Marx constructs a history that is a narrative based on a structure, rather than a series of random events. For Marx, class is the structure upon which the narrative of history rests, “the history of all hitherto existing society is the history of class struggles” (Marx and Engels, 1985, p. 79). Marx argues that in previous stages of history, class was a complicated arrangement, but as the feudal system gave way to the capitalist system, the antagonism of the class system simplified. The capitalist system, for Marx, had led to society “splitting up into two great hostile camps, into two great classes directly facing each other: Bourgeoisie and Proletariat” (Marx and Engels, 1985, p. 80). The Communist Manifesto, as Hampsher-Monk illustrates, is an “account of economic-historical development” (Hampsher-Monk, 1992, p. 515) which argues that revolutionary politics is necessary to complete the process..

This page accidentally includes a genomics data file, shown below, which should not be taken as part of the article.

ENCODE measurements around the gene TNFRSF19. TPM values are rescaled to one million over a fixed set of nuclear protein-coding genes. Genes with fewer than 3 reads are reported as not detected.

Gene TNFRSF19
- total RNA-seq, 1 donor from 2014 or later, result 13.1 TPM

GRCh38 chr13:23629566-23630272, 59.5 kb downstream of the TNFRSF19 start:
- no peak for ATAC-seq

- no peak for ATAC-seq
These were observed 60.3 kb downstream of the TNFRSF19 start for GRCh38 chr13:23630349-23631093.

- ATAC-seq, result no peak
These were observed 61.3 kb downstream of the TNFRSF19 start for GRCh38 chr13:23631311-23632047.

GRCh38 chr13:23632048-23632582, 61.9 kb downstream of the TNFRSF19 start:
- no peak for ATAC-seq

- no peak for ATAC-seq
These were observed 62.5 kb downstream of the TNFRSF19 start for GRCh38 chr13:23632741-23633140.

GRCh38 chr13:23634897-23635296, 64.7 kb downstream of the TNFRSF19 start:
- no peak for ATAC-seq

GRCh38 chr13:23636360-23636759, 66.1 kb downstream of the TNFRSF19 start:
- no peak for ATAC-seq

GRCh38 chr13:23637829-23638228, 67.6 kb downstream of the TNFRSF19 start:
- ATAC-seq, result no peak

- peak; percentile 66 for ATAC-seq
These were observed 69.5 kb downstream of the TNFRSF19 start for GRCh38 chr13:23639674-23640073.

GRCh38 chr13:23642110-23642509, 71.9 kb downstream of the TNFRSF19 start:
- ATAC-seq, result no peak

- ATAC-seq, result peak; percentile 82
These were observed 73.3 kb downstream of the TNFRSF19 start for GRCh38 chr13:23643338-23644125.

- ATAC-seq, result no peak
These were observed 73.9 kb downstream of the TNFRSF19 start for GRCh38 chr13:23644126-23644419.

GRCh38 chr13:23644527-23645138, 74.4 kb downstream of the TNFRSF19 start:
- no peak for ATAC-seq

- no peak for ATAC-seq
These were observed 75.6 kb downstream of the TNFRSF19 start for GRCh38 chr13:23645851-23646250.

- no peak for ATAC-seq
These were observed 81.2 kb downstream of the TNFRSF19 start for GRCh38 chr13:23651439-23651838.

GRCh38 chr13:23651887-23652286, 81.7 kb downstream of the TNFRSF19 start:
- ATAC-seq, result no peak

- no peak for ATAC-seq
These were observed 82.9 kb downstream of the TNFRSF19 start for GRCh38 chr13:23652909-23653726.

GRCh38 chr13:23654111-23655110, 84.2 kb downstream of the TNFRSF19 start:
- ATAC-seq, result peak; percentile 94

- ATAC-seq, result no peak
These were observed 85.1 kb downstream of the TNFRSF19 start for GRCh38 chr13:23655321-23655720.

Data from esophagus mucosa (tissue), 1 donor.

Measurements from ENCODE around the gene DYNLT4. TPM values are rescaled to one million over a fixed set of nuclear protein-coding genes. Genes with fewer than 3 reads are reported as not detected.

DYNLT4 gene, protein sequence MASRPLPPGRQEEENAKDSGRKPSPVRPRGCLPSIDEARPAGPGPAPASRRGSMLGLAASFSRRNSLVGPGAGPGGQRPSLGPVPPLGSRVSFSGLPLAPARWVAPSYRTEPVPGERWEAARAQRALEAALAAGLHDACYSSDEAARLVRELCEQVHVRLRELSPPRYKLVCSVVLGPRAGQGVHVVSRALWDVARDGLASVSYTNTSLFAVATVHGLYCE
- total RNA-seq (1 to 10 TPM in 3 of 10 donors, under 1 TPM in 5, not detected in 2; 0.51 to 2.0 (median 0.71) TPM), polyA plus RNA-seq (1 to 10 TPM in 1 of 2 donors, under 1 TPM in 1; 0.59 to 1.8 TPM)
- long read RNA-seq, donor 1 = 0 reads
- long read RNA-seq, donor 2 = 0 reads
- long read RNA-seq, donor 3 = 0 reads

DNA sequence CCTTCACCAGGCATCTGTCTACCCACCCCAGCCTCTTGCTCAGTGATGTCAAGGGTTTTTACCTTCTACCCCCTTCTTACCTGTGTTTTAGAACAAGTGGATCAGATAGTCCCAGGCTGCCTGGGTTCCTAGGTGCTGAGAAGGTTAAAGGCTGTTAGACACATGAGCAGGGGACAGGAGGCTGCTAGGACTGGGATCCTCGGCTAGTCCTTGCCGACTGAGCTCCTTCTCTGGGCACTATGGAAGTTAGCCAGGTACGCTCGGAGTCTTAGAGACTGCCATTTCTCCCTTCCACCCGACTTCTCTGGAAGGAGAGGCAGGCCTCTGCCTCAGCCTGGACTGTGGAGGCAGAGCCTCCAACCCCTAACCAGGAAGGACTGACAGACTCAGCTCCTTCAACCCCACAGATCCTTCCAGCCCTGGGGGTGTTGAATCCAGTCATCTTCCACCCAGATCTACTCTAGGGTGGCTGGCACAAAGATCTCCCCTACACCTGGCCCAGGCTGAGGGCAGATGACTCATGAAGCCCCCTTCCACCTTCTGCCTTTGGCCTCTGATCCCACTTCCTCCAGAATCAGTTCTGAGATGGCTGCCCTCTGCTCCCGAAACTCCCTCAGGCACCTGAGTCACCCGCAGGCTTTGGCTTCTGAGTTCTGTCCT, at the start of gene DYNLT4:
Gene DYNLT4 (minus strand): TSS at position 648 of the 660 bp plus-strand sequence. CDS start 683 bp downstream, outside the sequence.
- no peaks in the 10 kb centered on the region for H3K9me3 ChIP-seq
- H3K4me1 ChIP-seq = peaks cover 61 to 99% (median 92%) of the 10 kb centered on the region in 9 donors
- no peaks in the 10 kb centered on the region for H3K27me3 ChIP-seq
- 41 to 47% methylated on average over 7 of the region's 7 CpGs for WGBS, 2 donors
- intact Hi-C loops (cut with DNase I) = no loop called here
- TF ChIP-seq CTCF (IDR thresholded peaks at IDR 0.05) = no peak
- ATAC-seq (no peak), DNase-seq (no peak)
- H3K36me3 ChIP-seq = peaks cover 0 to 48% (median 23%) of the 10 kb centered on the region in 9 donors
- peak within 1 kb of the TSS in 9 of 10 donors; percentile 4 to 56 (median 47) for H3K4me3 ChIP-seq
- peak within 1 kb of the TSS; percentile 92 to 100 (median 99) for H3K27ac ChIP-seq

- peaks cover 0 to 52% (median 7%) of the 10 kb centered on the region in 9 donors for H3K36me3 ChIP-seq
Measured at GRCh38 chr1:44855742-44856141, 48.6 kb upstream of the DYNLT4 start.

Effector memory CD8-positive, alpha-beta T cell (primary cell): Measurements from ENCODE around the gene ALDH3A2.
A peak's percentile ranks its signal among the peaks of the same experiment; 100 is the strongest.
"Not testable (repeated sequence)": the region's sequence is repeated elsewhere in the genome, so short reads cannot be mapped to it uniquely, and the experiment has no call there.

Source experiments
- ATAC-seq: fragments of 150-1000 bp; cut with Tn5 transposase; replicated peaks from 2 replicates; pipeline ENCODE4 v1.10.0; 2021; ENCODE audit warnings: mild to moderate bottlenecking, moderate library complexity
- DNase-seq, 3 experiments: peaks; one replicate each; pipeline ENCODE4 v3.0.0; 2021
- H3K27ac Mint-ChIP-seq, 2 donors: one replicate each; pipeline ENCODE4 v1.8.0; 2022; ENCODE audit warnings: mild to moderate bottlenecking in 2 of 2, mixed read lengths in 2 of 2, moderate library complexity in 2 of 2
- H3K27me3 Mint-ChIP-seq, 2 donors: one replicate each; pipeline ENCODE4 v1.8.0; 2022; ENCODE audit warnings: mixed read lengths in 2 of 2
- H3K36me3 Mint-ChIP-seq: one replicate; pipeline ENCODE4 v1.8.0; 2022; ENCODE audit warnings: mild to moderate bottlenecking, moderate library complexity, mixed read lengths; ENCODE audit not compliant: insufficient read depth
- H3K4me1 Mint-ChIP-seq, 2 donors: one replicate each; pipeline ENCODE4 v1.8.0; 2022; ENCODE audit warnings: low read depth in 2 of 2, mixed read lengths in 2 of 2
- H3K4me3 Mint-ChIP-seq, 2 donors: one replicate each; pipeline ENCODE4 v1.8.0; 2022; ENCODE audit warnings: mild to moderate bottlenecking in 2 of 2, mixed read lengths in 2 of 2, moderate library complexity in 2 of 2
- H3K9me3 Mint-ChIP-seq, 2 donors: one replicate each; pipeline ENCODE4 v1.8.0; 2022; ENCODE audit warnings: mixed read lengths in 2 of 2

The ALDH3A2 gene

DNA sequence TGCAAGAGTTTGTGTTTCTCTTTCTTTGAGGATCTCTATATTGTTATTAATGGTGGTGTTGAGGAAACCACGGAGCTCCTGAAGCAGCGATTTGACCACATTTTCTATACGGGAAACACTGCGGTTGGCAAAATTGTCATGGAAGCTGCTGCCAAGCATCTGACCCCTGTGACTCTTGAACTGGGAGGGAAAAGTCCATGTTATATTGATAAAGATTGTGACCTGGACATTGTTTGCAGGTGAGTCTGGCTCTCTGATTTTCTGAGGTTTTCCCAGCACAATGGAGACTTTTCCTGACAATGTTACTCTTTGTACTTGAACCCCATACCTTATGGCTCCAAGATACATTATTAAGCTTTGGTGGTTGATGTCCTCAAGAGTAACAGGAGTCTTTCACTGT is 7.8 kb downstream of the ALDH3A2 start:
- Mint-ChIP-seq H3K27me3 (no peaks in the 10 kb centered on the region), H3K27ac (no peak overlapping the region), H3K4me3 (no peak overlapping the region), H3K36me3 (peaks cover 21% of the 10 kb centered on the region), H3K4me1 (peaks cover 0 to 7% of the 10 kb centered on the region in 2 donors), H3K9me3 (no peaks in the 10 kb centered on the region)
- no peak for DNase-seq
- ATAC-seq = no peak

According to Goodwin, Marx saw economic and technical innovation as the originator of all historical change, with the most recent example being the replacing of a feudal society with a capitalist society (Goodwin, 1997, p. 76). Marx’s theory is undoubtedly economic, with Hampsher-Monk arguing that Marx drew an analogy between economics and religion, where money was seen as a ‘jealous god’ (Hampsher-Monk, 1992, p. 496). This prioritising of money and economics explains why it is economic relations that are the base structure in Marx’s philosophy. Thus, when economic relations change, it “entails a transformation of the socio-political superstructure” (Goodwin, 1997, p. 76). In essence, historical materialism is the idea that economics constitutes the base structure of society, and a transformation in the economic structure is a part of the dialectical process of history, where contradictions in economic and social relations clash, and a new society emerges.

For the purposes of this paper, the most important point to draw out is that both historical materialism and the historical determinism of the dialectical process of history constitute a scientific theory in Marx’s philosophy. Marx argues that a socialist-communist society is not utopian, but part of the revolutionary process of the dialectical. It is now necessary to outline the “scientific” process by which capitalist society would collapse under its own contradictions, and be replaced by a socialist-communist society.